this all winds up around 9.00pm and we get the store ready for our Pre potter Party- guests, entertainment, competitions and fun from 10.00m onwards- first come, first served though we can fit quite a few people in the shop but with this rain we may all have to squeeze up a bit!

See you all here.

On a different note and one that adds some perspective to the day, Chris Dunn died last week. I don't suppose any of you have heard of Chris Dunn but he would have described himself as an author, although, in truth, he could probably more accurately be described in a Anthony Powell kind of way as 'something in the city.'
The first time I met Chris he managed to wind me up to an absolutely exceptional level. We were having a library reading group comes to the bookstore day. Chris came, was obviously not a member but when he announced he was a published author the effect was electrifying- everyone wanted to know what he did, his life style and when he said he had sold 100's of books around here (Old Brompton road) everyone wanted to see them. My stock as bookshop manager plummeted as it was apparent that not only did we not have any of these books in but i'd obviously not heard of such a successful local author- how could that be. Chris then mentioned the name of his publisher- it was a vanity publisher. To this day I still think it is to my credit (and to his detriment!) that neither of us mentioned that Chris was only a published author because he had paid for them to be published.
Anyway- years pass and our paths cross again and we get on pretty well- I read one of these books, the first in a series of 12- guess what it's good, not really my genre but I enjoyed it and could guarantee that it was better than many action/thrillers that come out each month. I gave a copy to one of my reps who I knew liked thrillers- he thought it was great- he's now read 7 of them. We tried to get editors at publishers interested, after all between the rep and I we had over 50 years experience in bookselling- i don't think we even managed to get an editor to read it.
Over several, very enjoyable, lunches Chris would keep me informed about how near his books were to being made into series but I never knew whether to believe him, there was always more than a touch of the Walter Mitty's about Chris. I'm not saying these books are great literature and neither would Chris, actually, that's proably not true- Chris would claim they were great literature and I think they may have been his biggest love. He never doubted them and never doubted that if he could just get that one lucky break they'd have been huge. I tend to agree. But there you go- that's the world of books and he accepted that.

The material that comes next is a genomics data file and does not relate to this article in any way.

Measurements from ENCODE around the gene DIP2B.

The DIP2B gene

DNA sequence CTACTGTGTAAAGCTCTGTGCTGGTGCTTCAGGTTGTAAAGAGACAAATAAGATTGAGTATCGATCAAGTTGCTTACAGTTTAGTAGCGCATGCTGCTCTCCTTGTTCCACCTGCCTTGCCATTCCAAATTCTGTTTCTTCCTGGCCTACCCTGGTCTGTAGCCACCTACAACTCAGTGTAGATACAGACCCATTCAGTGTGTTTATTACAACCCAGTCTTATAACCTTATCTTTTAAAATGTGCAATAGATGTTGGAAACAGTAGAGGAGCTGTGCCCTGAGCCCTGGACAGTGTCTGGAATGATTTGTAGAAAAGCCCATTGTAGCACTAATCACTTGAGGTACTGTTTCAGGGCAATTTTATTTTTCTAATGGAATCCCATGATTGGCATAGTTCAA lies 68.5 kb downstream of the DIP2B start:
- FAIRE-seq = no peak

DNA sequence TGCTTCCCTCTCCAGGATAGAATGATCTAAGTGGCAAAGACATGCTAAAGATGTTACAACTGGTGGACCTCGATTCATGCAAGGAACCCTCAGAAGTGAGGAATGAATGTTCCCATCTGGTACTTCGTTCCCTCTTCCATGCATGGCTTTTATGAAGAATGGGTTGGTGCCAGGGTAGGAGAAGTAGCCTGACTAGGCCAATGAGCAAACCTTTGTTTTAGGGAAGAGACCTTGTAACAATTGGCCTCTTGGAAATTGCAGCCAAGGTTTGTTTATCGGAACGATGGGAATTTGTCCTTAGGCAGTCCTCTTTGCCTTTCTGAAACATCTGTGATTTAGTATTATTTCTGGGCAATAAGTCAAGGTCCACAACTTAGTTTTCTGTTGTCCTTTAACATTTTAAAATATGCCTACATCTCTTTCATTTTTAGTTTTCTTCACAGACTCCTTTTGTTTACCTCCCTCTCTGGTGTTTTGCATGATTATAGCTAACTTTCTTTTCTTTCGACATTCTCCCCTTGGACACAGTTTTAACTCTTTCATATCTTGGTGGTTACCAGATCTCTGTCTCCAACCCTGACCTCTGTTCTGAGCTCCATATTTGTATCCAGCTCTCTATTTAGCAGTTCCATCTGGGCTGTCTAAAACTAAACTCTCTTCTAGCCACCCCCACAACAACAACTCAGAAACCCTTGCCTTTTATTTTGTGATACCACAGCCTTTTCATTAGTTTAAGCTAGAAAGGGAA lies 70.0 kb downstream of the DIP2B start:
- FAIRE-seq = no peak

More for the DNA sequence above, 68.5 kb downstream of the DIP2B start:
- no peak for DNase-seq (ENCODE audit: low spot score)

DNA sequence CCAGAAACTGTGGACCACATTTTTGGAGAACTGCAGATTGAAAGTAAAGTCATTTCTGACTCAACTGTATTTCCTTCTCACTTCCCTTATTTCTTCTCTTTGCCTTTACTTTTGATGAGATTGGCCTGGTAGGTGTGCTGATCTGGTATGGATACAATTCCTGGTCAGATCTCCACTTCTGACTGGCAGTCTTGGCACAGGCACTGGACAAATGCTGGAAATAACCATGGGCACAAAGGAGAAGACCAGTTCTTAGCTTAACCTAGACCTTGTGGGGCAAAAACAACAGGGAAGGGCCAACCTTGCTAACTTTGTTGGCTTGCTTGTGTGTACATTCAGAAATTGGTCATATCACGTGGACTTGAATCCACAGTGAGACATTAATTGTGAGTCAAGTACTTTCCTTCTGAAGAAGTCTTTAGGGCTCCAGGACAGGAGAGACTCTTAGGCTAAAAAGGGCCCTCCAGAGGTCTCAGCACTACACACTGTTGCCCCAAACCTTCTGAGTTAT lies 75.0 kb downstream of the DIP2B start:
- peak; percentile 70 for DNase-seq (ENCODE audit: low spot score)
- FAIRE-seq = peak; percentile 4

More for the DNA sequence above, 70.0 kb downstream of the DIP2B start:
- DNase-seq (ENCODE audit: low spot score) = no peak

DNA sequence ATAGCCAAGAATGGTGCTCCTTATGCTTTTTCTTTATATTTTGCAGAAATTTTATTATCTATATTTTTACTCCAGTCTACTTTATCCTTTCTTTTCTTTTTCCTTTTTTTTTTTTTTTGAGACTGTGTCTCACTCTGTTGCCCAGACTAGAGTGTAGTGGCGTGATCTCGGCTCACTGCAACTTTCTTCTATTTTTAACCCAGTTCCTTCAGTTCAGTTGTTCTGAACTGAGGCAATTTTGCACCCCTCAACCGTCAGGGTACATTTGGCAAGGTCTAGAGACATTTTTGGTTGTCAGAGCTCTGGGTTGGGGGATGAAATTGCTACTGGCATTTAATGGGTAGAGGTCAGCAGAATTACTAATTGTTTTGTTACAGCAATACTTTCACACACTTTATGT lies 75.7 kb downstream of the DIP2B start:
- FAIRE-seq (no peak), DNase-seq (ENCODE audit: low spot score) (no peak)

But I wish he could have lived to have seen them published by a major publisher and, better yet, with a TV tie-in jacket.
There's no real point to this entry but just to say goodbye to Chris- I and the Pan bookshop will miss him.

Thursday, July 19, 2007

friday the big day parts 2&3 of 4

I really should have kept up-to-date here but it has been very frantic.

it turns out we are to be the venue of choice for the sky news Pre Potter party- now, I think this is a good thing, and at the very least anyone coming to buy the Harry Potter here (i.e my customers) will now get even more fun, food and frolics than they were going to before and, believe me the fun, food and frolics was going to be pretty tip top anyway. But as someone almost entirely made up of cliches I have to say 'he who sups with the devil should use a long spoon-(I can also say 'he who forgets history is destined to repeat it,' ' never assume it just makes an ass of u and me'- I could go on) and I don't just mean sky here but all TV. Then a big chunk of me says, just grow up, stop being such a cynic, relax and have fun. And this is what I intend to do- please come along and join me.


in the afternoon childrens stories for under 5's including Emma Chichester-Clarke

5.00pm Caroline Lawrence, who always does a fantastic reading of her ancient Roman mysteries including props and costumns.

5.30pm Dianne Hofmeyr- from Rome we go to Egypt but I think Dianne is unsure about the costumn bit!

6.00pm- a change of plan, Simon Sebag Montefiore has to go early but will be here from 6.00pm until 7.00- hopefully a little later otherwise I'll try and get Andrew Roberts to say something rude about him.

see you tomorrow

Monday, July 16, 2007

friday- the big day pt 1 of 4

only a few days to go and hey- we've got the biggest event the shop's seen for ages.
the first part of the day from about 10.00am to 11.30am is for the under fives and just for fun- fun with bubbles, fun with foam and fun with fabrics - if you don't know Klutz books come and have a look at some of the best and most original children's activity books around; if you do know them come and have a look anyway. There'll be sample and display packs to road test and you'll know it's all happening as I'll be outside blowing the biggest bubbles this side of Upton Park and disrupting the traffic (but in a hopefully innocent and charming fashion!).